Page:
What is really true? -- Lloyd Rieber Lloyd Rieber's home page 1998 Peter Dean Lecture Lloyd Rieber The University of Georgia When discussing philosophical orientations and their implications to learning and education, I like to use this little exercise. Here's one fact that I dare say would be judged by most people as being true beyond refute: "The sum of the interior angles of any triangle equals 180 degrees." So, as our understanding of something increases, truth itself can change. Click here to run the shocked animation of this example To run this resource, you must have the most current Shockwave for Authorware plug-in installed. Click here to free of charge from Macromedia. Copyright 1998 Lloyd Rieber OBIE 2015 : 2nd International Workshop on Open Badges in Education: From Learning Evidence to Learning Analytics CALL FOR PAPERS - EXTENDED SUBMISSION DEADLINE (January 23) 2nd International Workshop on Open Badges in Education (OBIE 2015): From Learning Evidence to Learning Analytics - - =) in conjunction with the 5th International Learning Analytics and Knowledge Conference (LAK'15), Poughkeepsie, New York, USA, March 16-20, 2015 ( IMPORTANT DATES ==================================== * 23 January 2015: Paper submission deadline (EXTENDED) * 02 February 2015: Notification of acceptance * 16 February 2015: Camera-ready paper * 16 March 2015: OBIE2015 Workshop OVERVIEW ======== Open digital badges are Web-enabled tokens of learning and accomplishment. AUDIENCE ========= OBs connect educational providers and practitioners, entrepreneurs, and researchers in discourses on teaching, learning, assessment, digital credentials, and digital education in general. Please submit your contributions electronically in PDF format at

Why Is Assessment Important? | Edutopia Assessment is an integral part of instruction, as it determines whether or not the goals of education are being met. Assessment affects decisions about grades, placement, advancement, instructional needs, curriculum, and, in some cases, funding. Assessment inspire us to ask these hard questions: "Are we teaching what we think we are teaching?" "Are students learning what they are supposed to be learning?" Today's students need to know not only the basic reading and arithmetic skills, but also skills that will allow them to face a world that is continually changing. Teacher Beverly Hoeltke goes over Key Learning's unconventional progress report -- which includes self-assessment -- with a student and his mother. Grant Wiggins, a nationally recognized assessment expert, shared his thoughts on performance assessments, standardized tests, and more in an interview. Do you agree with his statements? When assessment works best, it does the following:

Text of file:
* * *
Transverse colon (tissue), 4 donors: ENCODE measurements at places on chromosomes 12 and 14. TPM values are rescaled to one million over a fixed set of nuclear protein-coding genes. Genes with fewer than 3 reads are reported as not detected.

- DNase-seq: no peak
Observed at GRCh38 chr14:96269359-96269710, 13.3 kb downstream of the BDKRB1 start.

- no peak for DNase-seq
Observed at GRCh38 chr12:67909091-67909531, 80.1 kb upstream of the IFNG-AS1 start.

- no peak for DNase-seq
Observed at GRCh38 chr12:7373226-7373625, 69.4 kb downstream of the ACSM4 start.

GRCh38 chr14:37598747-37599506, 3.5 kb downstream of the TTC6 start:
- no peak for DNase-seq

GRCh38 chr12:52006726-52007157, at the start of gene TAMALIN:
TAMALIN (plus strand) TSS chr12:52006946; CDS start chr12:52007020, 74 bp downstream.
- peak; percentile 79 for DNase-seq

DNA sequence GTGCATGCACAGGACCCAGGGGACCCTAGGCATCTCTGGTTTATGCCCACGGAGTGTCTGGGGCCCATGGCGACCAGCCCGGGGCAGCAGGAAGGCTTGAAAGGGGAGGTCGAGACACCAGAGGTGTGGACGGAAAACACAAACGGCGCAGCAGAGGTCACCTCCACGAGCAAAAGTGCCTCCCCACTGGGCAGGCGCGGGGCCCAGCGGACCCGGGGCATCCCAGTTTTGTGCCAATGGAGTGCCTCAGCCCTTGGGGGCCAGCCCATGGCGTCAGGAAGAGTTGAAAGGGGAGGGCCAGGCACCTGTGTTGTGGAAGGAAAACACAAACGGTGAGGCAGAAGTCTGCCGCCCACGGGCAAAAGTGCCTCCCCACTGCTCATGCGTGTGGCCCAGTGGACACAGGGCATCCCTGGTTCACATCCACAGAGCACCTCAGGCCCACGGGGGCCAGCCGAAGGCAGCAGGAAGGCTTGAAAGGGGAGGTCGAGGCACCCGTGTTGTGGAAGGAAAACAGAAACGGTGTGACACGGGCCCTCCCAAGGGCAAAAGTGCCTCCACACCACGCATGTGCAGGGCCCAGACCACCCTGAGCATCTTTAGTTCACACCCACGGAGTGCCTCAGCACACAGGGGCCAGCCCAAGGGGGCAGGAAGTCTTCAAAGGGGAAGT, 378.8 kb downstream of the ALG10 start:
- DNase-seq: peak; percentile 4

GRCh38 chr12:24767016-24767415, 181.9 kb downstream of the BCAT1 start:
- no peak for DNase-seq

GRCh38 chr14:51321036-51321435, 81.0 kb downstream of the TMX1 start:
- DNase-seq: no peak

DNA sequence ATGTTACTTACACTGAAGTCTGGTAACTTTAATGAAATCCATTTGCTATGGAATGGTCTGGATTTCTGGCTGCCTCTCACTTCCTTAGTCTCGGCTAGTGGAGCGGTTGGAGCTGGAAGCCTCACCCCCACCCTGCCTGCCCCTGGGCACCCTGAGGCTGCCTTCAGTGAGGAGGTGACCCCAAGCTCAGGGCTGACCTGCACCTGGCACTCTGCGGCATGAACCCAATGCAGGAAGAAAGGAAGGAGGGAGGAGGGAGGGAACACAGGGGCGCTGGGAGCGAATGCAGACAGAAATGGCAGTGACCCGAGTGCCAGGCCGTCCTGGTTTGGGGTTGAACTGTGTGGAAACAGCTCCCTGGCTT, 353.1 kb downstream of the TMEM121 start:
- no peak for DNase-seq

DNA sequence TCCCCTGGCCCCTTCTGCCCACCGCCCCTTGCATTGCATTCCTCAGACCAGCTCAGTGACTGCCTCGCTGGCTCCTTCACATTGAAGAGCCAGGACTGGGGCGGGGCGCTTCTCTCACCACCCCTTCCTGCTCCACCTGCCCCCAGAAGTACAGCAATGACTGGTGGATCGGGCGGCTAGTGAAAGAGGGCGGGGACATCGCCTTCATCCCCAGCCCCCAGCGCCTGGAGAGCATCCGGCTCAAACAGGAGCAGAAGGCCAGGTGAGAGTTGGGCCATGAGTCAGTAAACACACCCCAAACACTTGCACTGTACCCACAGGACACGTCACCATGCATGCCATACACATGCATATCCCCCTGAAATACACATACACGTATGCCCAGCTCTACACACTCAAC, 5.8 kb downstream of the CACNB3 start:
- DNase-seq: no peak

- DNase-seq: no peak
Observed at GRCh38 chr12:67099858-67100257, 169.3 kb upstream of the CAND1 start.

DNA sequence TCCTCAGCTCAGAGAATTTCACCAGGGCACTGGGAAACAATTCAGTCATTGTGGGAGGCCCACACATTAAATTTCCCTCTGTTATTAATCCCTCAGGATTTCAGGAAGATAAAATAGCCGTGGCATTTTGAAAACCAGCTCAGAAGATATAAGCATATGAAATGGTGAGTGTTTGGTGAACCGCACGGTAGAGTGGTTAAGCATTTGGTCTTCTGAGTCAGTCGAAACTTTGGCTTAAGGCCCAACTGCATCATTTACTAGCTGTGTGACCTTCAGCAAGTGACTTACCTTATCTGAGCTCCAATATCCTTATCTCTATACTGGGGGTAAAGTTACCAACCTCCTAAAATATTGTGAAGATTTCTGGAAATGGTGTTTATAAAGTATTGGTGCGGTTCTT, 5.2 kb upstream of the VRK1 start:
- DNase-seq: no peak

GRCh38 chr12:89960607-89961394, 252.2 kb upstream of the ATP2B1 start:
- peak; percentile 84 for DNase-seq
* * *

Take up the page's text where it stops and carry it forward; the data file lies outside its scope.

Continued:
Reading Educator Bloom's Taxonomy provides a structured presentation of human cognition from low-level thought processes like simple recall to higher-order thinking skills like synthesis and evaluation. Bloom offers a "stair step" description of the levels of human understanding, with each new level building on previous levels. Bloom's taxonomy divides human cognition into five levels. Recall questions require students to repeat or retell information. Analysis involves separating the main ideas or components of a larger whole—that is, dividing a whole into its smaller parts. Comparison refers to noting the similarities and difference among the component parts. Inference means making predictions or generalizations through deductive or inductive reasoning. Using deductive reasoning, students start with a general statement or principle and then explain how specific details relate to it. Evaluation means reaching a conclusion supported by evidence. Steps to Bloom's Taxonomy Questioning: Learn More: